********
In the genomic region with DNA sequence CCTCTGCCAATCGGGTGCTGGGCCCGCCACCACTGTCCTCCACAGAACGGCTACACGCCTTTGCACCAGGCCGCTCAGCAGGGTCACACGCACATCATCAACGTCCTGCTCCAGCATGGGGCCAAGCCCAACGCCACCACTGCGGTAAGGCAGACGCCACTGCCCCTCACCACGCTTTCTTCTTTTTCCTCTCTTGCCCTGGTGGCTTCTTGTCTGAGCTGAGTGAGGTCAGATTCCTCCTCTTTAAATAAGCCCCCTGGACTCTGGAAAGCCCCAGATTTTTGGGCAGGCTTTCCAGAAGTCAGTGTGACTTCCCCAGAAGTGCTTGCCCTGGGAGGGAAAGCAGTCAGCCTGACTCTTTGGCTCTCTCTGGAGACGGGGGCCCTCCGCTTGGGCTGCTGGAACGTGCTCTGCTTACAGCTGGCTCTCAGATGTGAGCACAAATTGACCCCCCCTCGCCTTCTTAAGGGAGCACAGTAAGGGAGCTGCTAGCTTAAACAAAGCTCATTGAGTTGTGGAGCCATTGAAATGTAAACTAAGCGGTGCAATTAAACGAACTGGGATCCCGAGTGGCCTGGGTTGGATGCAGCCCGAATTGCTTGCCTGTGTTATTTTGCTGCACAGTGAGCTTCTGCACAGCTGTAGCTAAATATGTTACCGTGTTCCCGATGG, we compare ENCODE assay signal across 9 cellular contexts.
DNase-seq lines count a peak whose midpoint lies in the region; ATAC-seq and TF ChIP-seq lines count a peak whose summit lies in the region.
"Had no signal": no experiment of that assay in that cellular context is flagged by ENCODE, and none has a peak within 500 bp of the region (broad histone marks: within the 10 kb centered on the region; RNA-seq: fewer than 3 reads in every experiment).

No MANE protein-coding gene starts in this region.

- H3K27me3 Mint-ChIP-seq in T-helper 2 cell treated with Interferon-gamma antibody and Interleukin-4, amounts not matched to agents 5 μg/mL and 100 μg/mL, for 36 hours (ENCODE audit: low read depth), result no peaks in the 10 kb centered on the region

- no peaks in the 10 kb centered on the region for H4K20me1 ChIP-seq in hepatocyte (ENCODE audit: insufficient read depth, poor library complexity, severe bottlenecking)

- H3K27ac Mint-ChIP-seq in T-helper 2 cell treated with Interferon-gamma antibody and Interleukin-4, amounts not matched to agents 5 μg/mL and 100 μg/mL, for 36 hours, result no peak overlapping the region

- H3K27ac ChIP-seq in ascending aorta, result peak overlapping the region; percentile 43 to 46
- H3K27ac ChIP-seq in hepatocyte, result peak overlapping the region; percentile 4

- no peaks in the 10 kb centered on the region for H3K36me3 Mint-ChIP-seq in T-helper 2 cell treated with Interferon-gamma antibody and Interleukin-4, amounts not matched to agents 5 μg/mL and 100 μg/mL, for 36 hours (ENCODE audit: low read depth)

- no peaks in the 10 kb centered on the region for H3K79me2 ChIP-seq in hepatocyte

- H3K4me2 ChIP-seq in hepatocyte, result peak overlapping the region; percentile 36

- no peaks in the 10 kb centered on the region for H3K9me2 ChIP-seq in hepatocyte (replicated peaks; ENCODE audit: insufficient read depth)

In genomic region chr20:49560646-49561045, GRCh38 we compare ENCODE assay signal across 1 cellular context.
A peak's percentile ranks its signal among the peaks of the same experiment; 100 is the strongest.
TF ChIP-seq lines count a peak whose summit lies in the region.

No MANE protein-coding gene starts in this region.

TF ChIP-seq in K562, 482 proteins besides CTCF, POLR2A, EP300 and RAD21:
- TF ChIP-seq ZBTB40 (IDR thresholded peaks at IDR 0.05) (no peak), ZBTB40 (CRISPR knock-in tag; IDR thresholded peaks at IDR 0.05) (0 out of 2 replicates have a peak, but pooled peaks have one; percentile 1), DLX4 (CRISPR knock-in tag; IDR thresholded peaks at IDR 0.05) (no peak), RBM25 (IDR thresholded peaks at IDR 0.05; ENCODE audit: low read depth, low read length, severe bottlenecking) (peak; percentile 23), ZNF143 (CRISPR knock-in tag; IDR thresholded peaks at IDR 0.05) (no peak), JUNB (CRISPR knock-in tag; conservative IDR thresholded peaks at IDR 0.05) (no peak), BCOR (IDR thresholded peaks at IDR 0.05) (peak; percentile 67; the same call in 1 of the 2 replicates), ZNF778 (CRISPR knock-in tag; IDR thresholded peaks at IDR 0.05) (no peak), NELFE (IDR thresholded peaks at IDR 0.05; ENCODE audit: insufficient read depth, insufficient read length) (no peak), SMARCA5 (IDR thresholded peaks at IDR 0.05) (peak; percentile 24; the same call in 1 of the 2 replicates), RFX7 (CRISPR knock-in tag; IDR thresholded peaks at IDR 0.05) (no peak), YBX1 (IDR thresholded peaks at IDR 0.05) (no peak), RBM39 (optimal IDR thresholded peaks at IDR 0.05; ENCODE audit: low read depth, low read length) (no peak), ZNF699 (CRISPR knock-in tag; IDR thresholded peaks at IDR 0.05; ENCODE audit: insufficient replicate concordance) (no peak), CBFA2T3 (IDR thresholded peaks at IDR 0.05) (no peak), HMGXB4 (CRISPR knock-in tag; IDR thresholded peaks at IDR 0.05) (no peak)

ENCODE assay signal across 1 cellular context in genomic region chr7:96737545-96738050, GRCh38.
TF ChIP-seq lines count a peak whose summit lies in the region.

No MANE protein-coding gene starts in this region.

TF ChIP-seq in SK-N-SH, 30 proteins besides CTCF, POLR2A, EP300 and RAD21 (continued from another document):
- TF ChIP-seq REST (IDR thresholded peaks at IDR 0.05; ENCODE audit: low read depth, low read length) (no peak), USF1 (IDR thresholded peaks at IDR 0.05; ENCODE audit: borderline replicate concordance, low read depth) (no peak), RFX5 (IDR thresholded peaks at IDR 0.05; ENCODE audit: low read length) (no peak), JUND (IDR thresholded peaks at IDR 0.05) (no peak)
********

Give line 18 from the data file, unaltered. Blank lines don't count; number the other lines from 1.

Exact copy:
TF ChIP-seq in K562, 482 proteins besides CTCF, POLR2A, EP300 and RAD21: